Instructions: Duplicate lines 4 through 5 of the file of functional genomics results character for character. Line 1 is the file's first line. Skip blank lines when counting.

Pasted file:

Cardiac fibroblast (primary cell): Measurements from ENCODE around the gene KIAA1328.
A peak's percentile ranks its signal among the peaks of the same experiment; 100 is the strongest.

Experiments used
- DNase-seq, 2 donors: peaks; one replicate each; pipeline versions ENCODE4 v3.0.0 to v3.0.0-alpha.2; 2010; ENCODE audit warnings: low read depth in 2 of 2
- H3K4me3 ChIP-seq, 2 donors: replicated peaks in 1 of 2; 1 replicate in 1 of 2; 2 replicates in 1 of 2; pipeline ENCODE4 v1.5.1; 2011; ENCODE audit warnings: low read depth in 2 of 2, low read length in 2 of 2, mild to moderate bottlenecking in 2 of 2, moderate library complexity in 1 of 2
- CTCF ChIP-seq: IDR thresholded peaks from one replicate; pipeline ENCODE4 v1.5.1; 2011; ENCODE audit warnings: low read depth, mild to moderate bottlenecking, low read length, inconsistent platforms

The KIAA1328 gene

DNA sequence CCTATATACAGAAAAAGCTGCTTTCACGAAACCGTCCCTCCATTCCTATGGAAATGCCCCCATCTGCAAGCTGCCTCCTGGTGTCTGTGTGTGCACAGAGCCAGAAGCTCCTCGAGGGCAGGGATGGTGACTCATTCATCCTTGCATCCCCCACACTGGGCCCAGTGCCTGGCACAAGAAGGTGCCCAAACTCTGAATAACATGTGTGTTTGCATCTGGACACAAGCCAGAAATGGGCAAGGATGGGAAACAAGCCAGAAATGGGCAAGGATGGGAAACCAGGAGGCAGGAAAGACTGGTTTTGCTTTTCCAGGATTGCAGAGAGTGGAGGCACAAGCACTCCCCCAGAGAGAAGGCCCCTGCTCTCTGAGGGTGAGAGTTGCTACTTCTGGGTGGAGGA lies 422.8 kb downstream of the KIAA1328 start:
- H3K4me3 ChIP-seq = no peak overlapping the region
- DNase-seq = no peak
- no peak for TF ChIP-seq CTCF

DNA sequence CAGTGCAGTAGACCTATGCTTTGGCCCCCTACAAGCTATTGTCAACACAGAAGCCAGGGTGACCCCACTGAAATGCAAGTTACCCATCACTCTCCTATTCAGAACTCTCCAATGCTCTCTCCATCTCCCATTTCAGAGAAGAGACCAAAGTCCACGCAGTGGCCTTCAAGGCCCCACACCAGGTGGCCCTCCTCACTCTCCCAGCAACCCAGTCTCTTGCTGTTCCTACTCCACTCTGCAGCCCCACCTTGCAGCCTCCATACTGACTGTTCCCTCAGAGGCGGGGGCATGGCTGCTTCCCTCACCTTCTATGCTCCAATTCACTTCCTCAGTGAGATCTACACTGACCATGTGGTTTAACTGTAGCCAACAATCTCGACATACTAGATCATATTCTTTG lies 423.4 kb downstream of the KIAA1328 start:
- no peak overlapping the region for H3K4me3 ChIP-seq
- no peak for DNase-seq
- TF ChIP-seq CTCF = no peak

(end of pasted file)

- DNase-seq, 2 donors: peaks; one replicate each; pipeline versions ENCODE4 v3.0.0 to v3.0.0-alpha.2; 2010; ENCODE audit warnings: low read depth in 2 of 2
- H3K4me3 ChIP-seq, 2 donors: replicated peaks in 1 of 2; 1 replicate in 1 of 2; 2 replicates in 1 of 2; pipeline ENCODE4 v1.5.1; 2011; ENCODE audit warnings: low read depth in 2 of 2, low read length in 2 of 2, mild to moderate bottlenecking in 2 of 2, moderate library complexity in 1 of 2